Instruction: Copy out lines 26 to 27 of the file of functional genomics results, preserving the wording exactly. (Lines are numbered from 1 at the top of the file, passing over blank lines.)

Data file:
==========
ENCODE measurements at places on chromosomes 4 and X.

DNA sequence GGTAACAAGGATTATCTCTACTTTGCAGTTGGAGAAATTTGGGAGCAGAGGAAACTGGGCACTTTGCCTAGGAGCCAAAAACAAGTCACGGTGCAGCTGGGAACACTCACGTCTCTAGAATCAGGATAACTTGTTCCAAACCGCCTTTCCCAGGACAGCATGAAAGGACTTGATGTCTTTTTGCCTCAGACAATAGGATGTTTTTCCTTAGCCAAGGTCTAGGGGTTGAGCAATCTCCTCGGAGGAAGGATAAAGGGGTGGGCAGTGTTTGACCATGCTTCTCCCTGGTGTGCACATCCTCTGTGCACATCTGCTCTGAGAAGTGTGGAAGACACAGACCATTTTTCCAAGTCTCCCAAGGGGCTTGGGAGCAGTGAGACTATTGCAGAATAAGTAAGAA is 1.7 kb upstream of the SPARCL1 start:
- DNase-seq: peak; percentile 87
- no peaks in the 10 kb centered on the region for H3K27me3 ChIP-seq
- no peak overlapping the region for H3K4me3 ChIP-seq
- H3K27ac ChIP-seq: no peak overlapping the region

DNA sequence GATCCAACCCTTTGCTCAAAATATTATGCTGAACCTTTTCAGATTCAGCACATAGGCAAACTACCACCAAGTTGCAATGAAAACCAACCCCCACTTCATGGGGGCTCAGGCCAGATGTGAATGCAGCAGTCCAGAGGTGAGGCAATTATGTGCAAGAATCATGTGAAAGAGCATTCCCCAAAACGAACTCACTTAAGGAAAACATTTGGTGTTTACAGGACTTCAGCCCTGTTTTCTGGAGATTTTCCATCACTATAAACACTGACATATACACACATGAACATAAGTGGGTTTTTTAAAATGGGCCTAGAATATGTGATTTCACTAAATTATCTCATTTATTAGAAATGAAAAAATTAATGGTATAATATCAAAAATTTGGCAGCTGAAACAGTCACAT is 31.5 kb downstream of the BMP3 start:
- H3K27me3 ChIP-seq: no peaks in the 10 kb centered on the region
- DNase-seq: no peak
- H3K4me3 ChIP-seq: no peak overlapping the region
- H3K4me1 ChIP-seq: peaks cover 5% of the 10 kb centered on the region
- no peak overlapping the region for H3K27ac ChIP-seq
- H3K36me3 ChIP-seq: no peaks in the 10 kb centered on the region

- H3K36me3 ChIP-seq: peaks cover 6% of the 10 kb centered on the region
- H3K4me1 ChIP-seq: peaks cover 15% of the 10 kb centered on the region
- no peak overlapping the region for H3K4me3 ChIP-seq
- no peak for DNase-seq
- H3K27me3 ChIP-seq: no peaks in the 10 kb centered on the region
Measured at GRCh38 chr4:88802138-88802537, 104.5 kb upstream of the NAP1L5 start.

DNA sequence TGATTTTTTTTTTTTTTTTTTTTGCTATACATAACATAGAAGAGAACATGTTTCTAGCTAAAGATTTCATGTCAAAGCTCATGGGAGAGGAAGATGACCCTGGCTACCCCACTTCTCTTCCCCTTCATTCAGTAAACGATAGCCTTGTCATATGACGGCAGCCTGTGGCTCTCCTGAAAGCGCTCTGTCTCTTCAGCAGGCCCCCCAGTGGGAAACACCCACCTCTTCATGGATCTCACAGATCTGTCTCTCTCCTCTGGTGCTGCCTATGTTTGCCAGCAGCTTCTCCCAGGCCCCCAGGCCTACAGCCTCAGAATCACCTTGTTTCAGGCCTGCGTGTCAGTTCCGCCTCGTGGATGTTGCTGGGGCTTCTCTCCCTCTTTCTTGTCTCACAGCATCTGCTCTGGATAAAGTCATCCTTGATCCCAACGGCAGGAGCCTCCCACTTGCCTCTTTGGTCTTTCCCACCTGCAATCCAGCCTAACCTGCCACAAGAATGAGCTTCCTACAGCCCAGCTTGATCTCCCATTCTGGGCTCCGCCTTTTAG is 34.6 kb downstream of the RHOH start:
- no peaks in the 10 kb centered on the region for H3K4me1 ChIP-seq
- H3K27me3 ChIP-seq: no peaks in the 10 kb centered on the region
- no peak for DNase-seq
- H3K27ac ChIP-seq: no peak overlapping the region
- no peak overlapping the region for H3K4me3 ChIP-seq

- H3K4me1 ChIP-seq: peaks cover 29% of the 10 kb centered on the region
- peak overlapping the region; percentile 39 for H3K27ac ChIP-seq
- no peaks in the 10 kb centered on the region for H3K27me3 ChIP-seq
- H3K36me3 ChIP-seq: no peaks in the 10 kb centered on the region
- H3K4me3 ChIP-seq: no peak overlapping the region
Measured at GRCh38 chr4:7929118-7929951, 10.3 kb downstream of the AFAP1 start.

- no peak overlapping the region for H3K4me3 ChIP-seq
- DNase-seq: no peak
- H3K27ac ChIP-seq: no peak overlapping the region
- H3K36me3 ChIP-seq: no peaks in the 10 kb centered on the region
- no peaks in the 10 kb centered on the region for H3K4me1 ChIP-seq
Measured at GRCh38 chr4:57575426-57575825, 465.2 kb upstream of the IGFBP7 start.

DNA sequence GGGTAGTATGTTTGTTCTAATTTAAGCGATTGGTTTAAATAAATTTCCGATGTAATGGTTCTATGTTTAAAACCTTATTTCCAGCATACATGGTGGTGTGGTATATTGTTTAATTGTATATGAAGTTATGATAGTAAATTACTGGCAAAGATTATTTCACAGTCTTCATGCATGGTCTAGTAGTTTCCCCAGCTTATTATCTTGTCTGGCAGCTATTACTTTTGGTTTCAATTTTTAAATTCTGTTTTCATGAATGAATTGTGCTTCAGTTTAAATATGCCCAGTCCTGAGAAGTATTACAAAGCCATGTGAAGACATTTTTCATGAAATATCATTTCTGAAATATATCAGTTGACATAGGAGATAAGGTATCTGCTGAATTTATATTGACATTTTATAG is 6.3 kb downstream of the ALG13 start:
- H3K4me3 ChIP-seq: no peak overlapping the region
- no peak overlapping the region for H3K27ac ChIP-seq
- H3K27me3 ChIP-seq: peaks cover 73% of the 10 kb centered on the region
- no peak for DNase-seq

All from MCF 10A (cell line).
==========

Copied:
- H3K4me1 ChIP-seq: peaks cover 29% of the 10 kb centered on the region
- peak overlapping the region; percentile 39 for H3K27ac ChIP-seq